Competitive sports require a high degree of energy. As you run, kick and otherwise perform during game play, blood rushes to your hardworking muscles. Your body converts glycogen stores into energy to extend your performance. If you haven't prepared for the game properly, your glycogen stores become low and you may not play to the best of your ability. Preparing a few days in advance means you have optimum energy to play and win on game day.
Rest during the day before your game. Using up your body's energy stores through excessive training the day before could lead to a lower level of energy. While you needn't rest completely, stick to low-intensity workouts that don't tire your muscles or deplete your energy stores so you're ready for your game.
Eat a dinner based on complex carbohydrates the night before the game. Complex carbs help increase glycogen stores, so your body has more to draw upon when you engage in sports. Avoid refined carbs, which include sugary cereals, white bread and sugar-based treats. Those cause a quick burst of energy followed by crash and fatigue. Instead, sweet potatoes, whole wheat pasta, fruit and legumes are better choices to help increase energy.
Eat breakfast on game day. When choosing your foods, remember that complex carbohydrates give energy, while protein helps you feel full and satisfied. Incorporate both in a breakfast burrito or oatmeal and yogurt so you continue to feel satisfied throughout the day. Even if your game is in the evening, a good breakfast is a solid foundation upon which to build other meals.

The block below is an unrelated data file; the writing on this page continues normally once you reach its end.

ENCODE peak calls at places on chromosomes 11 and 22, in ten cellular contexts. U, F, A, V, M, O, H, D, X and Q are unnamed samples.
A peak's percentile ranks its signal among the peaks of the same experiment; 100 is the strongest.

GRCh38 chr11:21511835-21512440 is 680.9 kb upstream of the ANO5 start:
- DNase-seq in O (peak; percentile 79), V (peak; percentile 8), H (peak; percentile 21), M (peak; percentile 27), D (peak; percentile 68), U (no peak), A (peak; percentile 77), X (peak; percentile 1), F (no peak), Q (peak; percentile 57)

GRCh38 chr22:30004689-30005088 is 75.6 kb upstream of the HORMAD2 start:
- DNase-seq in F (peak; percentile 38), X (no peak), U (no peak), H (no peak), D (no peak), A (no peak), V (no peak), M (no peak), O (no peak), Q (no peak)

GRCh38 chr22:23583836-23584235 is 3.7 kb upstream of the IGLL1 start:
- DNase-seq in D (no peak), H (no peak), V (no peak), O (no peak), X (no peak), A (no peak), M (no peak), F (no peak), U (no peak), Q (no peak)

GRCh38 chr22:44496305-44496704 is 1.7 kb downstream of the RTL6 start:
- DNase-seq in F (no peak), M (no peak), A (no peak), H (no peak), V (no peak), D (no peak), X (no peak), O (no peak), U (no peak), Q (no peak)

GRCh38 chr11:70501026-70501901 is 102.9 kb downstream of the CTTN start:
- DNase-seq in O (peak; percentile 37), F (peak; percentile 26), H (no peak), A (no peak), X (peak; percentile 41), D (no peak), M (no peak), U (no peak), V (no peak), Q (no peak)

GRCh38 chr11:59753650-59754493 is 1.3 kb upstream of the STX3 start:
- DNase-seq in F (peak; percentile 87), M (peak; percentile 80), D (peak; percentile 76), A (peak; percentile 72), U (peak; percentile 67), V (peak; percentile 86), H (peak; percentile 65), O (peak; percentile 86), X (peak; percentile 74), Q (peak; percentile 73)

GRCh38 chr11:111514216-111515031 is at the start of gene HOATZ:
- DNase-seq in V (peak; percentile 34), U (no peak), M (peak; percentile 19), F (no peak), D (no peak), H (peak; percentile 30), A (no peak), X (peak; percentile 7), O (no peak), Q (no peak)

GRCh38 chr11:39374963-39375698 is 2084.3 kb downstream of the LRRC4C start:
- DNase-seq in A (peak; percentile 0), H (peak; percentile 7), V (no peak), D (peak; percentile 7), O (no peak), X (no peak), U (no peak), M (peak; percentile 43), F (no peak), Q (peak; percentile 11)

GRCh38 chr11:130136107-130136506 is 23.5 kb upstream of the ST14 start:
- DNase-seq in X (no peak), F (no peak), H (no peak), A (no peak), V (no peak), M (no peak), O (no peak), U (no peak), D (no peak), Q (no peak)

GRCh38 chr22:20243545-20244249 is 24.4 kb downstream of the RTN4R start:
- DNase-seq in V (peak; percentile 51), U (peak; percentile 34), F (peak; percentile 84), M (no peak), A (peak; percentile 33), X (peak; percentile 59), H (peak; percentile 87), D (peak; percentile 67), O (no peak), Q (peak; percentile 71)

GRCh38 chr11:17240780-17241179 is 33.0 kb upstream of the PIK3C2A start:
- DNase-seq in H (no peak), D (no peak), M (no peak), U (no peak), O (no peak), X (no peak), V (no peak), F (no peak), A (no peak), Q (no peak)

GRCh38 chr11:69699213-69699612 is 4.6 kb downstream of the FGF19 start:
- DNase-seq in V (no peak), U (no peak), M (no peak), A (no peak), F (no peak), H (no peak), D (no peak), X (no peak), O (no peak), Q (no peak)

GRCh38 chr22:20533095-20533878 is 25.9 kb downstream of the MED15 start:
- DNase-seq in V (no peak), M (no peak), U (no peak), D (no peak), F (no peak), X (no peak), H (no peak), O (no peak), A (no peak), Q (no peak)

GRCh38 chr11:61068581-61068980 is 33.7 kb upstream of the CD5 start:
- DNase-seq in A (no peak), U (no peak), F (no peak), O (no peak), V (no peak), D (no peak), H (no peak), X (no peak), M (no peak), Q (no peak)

Pack a snack to eat before the game and during the game, if necessary. As you play, you deplete your energy stores at a rapid rate. You need both calories and carbohydrates to help replace your burned energy. Crackers and cheese or fruit and yogurt make excellent, light snacks to help you stay energized.
Drink plenty of water as you play. One of the earmarks of dehydration is sudden fatigue and decreased performance. You lose water through sweat as you play, which is why drinking at least 7 to 10 oz. of water for every 10 to 20 minutes of exercise is necessary. Sports drinks contain carbohydrates and potassium to replace depleted levels in the body, but are really only necessary if you plan to play for more than 90 minutes.
- University of Illinois Extension: Success Strategies Before the Game
- "The Most Effective Ways to Boost Your Energy"; Jonny Bowden; 2011
- American Council on Exercise: Healthy Hydration